Our new project leader is making my staff miserable and threatening the professionalism and success of the project itself. Both project and staff are dear to my heart, as well as my professional identity. No one wants to make waves while on the project; I've recently transferred to a different project. Is there anything I can do?
posted by anonymous to work & money (17 answers total)
For about three years, I directed a particular project for my organization. Just under a year ago, I participated in a search for a new project leader who took over my administrative responsibilities, leaving me to focus on content creation. When hired, that leader promptly made me redundant, leaving my content-related responsibilities on the project uncovered. Because I care about the credibility of the project, I still do some content creation voluntarily, in addition to my full-time responsibilities on another project in the organization. It's complicated, but I love the project and although I would strongly have preferred to stay involved officially I am willing to work this way in order to keep the project viable.
To a certain extent, the new leader acknowledges that she needs me, but she has created a situation with my current supervisor that makes my participation increasingly difficult. By her own admission, she finds me intimidating and hard to work with (I have considerably more expertise than she does, and I do have strong opinions about this project) and that has added to our challenges. Finally, I have discovered that she exaggerated her level of experience, and that in reality she is plagued by self-doubt, smallness of vision, poor time management, and little ability to handle simultaneous deadlines. Moreover, she micromanages and is unwilling to delegate or allow others to make decisions, even though all of her staff members have more specialist expertise than she does.
Before her hire, I was essentially co-leader and originator of the project, and was directly responsible for building a team of 3 employees. They are fantastic, and we brought this project from nothing to being a major organizational player over the three years of my management. Since her hire, she has added another 3 to the team, all of whom are also excellent team players. Of the six total staff now on board, four have directly expressed their frustration with her leadership to me in the last six months, and there is a clear understanding that the other two share these feelings. My own experience, as I noted above, has been that the new team leader is incapable of performing effectively and is actively threatening the success of the project. I have recently learned that the staff are, individually, all actively searching for new positions because they are worried that staying on this project will taint their professional reputations as it devolves into incompetence. They are, moreover, very demoralized and a couple have admitted that they dread going to work. The most recent hire considered quitting after just three days because of the hostile work environment. They are all unwilling to complain to HR or to the project leader's supervisor for fear of repercussions. I strongly believe that the loss of the team would be a far greater tragedy than the loss of the project leader.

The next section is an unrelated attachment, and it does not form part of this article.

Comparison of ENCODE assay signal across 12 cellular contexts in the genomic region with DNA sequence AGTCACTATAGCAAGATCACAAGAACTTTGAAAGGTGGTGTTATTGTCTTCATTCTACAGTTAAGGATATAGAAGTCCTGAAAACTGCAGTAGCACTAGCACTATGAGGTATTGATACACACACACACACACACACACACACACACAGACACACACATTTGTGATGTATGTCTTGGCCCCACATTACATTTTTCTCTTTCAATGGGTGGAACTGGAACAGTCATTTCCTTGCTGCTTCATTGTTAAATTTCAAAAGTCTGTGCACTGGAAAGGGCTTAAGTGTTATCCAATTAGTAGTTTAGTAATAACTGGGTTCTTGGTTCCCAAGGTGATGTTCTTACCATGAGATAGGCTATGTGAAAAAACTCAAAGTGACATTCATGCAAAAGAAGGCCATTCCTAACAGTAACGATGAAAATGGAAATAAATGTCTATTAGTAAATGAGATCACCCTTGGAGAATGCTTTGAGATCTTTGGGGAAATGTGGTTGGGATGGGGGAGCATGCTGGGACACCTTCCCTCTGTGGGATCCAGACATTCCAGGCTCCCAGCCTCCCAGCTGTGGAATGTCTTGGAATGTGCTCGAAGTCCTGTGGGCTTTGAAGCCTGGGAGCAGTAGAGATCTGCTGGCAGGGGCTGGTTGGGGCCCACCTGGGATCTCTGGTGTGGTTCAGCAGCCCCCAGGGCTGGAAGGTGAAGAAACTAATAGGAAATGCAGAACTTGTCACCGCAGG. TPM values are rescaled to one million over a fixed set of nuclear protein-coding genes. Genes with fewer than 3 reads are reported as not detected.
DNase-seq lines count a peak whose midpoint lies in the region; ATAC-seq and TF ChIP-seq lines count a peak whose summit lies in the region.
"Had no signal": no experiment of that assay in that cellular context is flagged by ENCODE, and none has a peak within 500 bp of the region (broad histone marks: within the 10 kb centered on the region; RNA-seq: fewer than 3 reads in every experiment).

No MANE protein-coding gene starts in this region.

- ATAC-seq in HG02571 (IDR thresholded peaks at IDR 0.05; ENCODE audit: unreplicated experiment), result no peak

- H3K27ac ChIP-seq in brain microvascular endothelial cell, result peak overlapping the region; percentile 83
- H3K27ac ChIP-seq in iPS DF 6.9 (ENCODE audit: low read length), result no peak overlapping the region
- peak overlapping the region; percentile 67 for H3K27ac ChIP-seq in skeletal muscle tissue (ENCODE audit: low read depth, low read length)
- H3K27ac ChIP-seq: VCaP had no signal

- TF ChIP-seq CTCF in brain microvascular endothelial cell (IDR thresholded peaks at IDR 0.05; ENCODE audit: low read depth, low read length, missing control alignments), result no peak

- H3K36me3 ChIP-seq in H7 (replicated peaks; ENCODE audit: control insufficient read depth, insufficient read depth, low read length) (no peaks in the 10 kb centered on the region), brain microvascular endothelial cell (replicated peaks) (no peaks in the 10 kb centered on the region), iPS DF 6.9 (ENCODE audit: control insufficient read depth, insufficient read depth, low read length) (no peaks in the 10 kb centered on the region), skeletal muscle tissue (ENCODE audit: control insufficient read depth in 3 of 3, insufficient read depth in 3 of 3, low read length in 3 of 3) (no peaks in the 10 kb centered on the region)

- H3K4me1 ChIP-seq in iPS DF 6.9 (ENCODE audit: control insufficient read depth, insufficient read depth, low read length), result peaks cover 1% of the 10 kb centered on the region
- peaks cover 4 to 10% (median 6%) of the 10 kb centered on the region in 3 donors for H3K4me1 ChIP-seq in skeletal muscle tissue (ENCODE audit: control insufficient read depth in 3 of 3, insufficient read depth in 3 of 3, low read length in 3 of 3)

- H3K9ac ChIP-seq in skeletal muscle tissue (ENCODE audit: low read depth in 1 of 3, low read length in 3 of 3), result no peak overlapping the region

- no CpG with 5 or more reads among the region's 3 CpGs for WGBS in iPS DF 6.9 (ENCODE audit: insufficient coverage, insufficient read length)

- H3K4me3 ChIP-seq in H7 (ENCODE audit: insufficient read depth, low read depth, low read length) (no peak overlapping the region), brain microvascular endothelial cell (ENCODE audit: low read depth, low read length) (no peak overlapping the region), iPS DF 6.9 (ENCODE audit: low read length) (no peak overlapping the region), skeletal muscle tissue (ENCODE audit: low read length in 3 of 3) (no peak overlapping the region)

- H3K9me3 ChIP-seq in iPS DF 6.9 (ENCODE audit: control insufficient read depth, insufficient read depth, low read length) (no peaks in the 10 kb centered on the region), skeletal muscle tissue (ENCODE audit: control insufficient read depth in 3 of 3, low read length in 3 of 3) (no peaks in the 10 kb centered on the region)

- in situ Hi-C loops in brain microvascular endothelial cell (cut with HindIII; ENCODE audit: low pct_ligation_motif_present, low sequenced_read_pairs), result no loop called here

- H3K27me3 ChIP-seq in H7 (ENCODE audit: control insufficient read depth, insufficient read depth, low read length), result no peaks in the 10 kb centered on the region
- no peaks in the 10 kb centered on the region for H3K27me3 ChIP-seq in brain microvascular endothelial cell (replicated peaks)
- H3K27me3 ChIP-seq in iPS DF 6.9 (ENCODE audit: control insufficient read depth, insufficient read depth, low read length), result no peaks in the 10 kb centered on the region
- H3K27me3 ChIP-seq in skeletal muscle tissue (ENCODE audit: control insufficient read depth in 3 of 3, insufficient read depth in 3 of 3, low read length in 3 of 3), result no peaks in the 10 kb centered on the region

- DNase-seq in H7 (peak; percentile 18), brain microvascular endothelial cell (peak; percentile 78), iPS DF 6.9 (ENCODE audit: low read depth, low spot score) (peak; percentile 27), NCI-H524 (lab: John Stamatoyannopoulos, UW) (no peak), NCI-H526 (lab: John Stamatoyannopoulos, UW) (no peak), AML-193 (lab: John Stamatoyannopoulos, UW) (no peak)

Because I've moved to a new team (albeit one that has to collaborate with the old one), I am to a certain extent insulated from any such repercussions. And the ship on my personal relationship with the new team leader has unfortunately sailed, I suspect, although I like her as a person. However, I'm well aware that anything I say about the sentiments of the staff in general will have a non-zero chance of getting back to her, which would expose them against their will. I'm also aware that because I was made redundant, any complaint coming from me will inevitably bring a flavor of sour grapes with it, regardless of how it is framed.
However, I have a strong desire to protect this project and to protect the staff. I freely admit that I think of both the project and the staff, especially the original 3, as "mine" -- and I feel directly responsible for contributing to a very poor hire in the new project leader (in actual fact, we only had one candidate by the end of the process; but we were offered the opportunity to reopen the search and turned it down). I would like to see her leave the project as soon as possible, but I have no idea how realistic that is. Mostly, I would like to find a way to communicate to the (non-specialist) upper management how incredibly unsuccessful the (specialist) staff is finding her as a leader -- ideally in time for it to impact her first annual review.
Complicating factors: her hire included a spousal placement so the upper management is likely to be reluctant to do anything dramatic; there's no reason to believe a second search would be more successful; I cannot take the responsibility back without permanently threatening my position at the organization (and anyway I'd be not-great at it; I only survived the three years because I was given an unusual level of admin support in recognition of my lack of experience on that front).
Finally, my continued involvement has allowed her to disguise my redundancy from the upper management -- some conversations last week led me to conclude that they think I am still on the project. Is the simplest-fastest course of action to tell them about my reassignment, and let the conversation follow naturally from there (without a content creator this project is, quite simply, screwed -- so it should raise some red flags about her decision-making)? Should I just be minding my own business and letting the project chips fall where they may?